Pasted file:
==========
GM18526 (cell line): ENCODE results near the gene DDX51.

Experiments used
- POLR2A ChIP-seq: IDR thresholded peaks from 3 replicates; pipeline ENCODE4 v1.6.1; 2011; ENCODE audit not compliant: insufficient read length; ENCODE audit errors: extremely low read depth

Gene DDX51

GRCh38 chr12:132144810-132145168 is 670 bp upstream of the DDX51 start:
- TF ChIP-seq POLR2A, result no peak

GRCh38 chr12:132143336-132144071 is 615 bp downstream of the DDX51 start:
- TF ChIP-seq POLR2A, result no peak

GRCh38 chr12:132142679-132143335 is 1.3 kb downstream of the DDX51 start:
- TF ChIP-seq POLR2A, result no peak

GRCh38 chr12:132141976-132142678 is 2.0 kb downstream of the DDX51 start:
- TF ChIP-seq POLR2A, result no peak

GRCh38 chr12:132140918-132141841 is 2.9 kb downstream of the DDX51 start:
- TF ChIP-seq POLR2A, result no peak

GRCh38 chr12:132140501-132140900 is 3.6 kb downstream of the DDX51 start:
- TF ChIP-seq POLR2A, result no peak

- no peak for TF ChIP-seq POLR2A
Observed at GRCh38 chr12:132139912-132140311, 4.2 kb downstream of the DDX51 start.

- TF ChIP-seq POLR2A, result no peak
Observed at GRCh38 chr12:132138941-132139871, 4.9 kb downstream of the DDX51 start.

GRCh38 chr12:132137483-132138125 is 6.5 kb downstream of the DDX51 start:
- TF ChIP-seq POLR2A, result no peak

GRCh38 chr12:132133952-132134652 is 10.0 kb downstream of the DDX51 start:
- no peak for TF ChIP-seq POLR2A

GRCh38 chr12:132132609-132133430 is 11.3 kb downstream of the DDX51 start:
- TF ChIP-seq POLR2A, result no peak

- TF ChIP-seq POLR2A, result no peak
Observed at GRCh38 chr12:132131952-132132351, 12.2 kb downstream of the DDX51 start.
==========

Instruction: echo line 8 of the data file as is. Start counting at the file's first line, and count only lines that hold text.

- TF ChIP-seq POLR2A, result no peak